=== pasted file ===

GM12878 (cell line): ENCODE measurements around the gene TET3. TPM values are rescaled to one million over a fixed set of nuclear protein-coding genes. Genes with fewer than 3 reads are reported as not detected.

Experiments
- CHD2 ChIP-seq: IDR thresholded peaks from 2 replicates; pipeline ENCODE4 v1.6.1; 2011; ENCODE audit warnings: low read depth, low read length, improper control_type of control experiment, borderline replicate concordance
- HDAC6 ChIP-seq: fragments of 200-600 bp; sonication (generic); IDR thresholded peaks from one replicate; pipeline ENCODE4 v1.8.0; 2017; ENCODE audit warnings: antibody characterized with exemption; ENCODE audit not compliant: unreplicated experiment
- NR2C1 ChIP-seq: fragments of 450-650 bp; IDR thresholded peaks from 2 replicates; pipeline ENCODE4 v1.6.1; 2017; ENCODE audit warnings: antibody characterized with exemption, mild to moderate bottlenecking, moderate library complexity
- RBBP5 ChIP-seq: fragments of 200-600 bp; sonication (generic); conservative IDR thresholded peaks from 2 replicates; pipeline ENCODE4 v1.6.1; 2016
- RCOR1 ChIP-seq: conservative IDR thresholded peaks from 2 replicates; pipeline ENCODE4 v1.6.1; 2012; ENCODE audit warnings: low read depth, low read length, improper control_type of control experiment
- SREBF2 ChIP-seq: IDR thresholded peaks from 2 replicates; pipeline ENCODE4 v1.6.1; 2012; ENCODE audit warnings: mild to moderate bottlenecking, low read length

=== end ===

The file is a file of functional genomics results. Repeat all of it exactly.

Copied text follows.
GM12878 (cell line): ENCODE measurements around the gene TET3. TPM values are rescaled to one million over a fixed set of nuclear protein-coding genes. Genes with fewer than 3 reads are reported as not detected.

Experiments
- CHD2 ChIP-seq: IDR thresholded peaks from 2 replicates; pipeline ENCODE4 v1.6.1; 2011; ENCODE audit warnings: low read depth, low read length, improper control_type of control experiment, borderline replicate concordance
- HDAC6 ChIP-seq: fragments of 200-600 bp; sonication (generic); IDR thresholded peaks from one replicate; pipeline ENCODE4 v1.8.0; 2017; ENCODE audit warnings: antibody characterized with exemption; ENCODE audit not compliant: unreplicated experiment
- NR2C1 ChIP-seq: fragments of 450-650 bp; IDR thresholded peaks from 2 replicates; pipeline ENCODE4 v1.6.1; 2017; ENCODE audit warnings: antibody characterized with exemption, mild to moderate bottlenecking, moderate library complexity
- RBBP5 ChIP-seq: fragments of 200-600 bp; sonication (generic); conservative IDR thresholded peaks from 2 replicates; pipeline ENCODE4 v1.6.1; 2016
- RCOR1 ChIP-seq: conservative IDR thresholded peaks from 2 replicates; pipeline ENCODE4 v1.6.1; 2012; ENCODE audit warnings: low read depth, low read length, improper control_type of control experiment
- SREBF2 ChIP-seq: IDR thresholded peaks from 2 replicates; pipeline ENCODE4 v1.6.1; 2012; ENCODE audit warnings: mild to moderate bottlenecking, low read length